In adults with a normal immune response, it is possible for vaccine derived or wild type rubella virus (RuV) to survive for years in small areas of uncharacteristic inflammation on the skin, according to research findings published in the Journal of the American Medical Association Dermatology.  

Rubella virus—vaccine derived and wild-type—has previously been identified in the skin inflammations of patients with inherited gene-mutation disorders that interfere with typical immune function. Researchers sought to investigate if an association exists between RuV and atypical granulomatous inflammation in otherwise healthy adults.

To accomplish this, they conducted a case series from January, 2019 to January 2021 that included 4 participants in 2 US dermatology clinics (3 women; mean 61.5 years of age, range 49.0-73.0 years) presenting with nodules, papules, and plaques only on their upper left arms that had been growing slowly for 4 to 19 years. Clinical examinations of the participants revealed no primary immune deficits. RuV was confirmed by the US Centers for Disease Control and Prevention (CDC) with staining, polymerase chain reaction, whole-genome sequencing, and cell culture.


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None of the participants reported other previous recurrent infections. Measles, mumps, and rubella (MMR) vaccine had been administered to 3 of the participants from 2 to more than 10 years before onset of upper arm skin inflammation. The fourth participant did not have the MMR vaccine. Chest radiography showed normal for all participants. Researchers noted that, “Phylogenetic analysis of the RuV sequences showed vaccine-derived RuV in 3 cases and wild-type RuV in 1.” Of the 2 participants in whom live rubella virus was recovered, 1 was immunocompetent, and researchers found it “surprising” and possibly historic that their virus could be cultured.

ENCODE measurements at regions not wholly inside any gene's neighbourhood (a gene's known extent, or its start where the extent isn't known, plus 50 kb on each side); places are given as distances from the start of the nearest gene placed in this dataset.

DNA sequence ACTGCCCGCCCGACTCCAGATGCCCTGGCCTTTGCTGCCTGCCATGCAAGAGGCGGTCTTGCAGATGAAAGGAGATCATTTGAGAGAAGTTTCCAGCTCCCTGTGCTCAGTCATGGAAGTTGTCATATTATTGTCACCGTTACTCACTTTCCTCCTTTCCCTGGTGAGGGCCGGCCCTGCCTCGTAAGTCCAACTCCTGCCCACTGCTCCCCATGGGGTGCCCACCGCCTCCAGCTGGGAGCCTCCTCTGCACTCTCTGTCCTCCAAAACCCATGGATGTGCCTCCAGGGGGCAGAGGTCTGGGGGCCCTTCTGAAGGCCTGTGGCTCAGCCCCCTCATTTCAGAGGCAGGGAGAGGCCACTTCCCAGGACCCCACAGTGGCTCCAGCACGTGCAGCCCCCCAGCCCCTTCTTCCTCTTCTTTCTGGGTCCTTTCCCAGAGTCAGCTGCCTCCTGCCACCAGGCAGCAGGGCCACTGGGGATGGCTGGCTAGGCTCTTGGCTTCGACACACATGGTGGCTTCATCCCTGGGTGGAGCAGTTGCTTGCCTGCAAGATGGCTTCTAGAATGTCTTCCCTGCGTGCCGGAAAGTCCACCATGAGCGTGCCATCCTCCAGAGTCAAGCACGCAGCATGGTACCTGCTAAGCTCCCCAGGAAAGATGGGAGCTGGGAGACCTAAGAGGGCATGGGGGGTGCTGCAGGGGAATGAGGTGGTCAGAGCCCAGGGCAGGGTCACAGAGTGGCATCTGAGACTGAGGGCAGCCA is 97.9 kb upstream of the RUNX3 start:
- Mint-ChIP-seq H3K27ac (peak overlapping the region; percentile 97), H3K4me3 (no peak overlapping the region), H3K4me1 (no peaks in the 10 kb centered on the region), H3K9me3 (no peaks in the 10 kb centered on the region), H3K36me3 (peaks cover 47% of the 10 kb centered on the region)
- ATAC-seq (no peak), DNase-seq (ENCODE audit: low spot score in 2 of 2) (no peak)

Researchers believed their only study limitation was the small number of participants from 2 clinics.

 “The case series study results suggest that RuV (vaccine derived and wild type) can persist for years in cutaneous granulomas in clinically immunocompetent adults and is associated with atypical (palisaded and necrotizing type) chronic cutaneous granulomas,” the researchers concluded. They encourage future retrospective cohort studies to include considerably more immune competent participants with idiopathic skin inflammation in order to investigate the role of vaccine-derived and wild-type RuV in their disease.

Disclosure: Several study authors declared affiliations with biotech, pharmaceutical, and/or device companies. Please see the original reference for a full list of authors’ disclosures.

Reference

Wanat KA, Perelygina L, Chen MH, et al. Association of persistent rubella virus with idiopathic skin granulomas in clinically immunocompetent adults. JAMA Dermatol. Published online March 26, 2022. doi:10.1001/jamadermatol.2022.0828